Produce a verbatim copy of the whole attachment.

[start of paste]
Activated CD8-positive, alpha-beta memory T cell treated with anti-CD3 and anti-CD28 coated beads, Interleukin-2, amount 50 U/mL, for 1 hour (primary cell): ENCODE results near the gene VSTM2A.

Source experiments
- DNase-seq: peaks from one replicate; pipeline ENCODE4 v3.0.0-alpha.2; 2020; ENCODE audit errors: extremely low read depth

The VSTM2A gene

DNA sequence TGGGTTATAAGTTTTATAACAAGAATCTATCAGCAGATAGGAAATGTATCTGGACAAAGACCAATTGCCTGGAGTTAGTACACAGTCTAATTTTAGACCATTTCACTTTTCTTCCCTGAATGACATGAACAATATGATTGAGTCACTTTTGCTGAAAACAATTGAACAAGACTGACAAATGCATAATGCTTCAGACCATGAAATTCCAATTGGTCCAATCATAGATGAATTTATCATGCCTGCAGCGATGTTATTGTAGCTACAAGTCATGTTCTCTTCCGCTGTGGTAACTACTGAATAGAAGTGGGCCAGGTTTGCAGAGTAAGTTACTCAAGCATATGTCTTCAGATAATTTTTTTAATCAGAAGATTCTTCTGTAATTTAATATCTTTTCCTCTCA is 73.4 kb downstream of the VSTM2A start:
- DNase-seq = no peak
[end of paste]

Activated CD8-positive, alpha-beta memory T cell treated with anti-CD3 and anti-CD28 coated beads, Interleukin-2, amount 50 U/mL, for 1 hour (primary cell): ENCODE results near the gene VSTM2A.

Source experiments
- DNase-seq: peaks from one replicate; pipeline ENCODE4 v3.0.0-alpha.2; 2020; ENCODE audit errors: extremely low read depth

The VSTM2A gene

DNA sequence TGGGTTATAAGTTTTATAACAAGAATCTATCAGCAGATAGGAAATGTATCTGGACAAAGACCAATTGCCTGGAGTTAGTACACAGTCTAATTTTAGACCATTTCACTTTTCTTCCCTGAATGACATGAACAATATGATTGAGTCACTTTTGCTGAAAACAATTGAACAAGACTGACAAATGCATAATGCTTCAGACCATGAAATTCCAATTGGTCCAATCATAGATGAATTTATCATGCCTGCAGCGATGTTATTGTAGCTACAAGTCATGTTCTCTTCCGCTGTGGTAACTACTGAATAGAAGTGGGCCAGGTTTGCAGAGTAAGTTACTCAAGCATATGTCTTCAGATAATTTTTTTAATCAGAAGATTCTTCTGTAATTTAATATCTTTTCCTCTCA is 73.4 kb downstream of the VSTM2A start:
- DNase-seq = no peak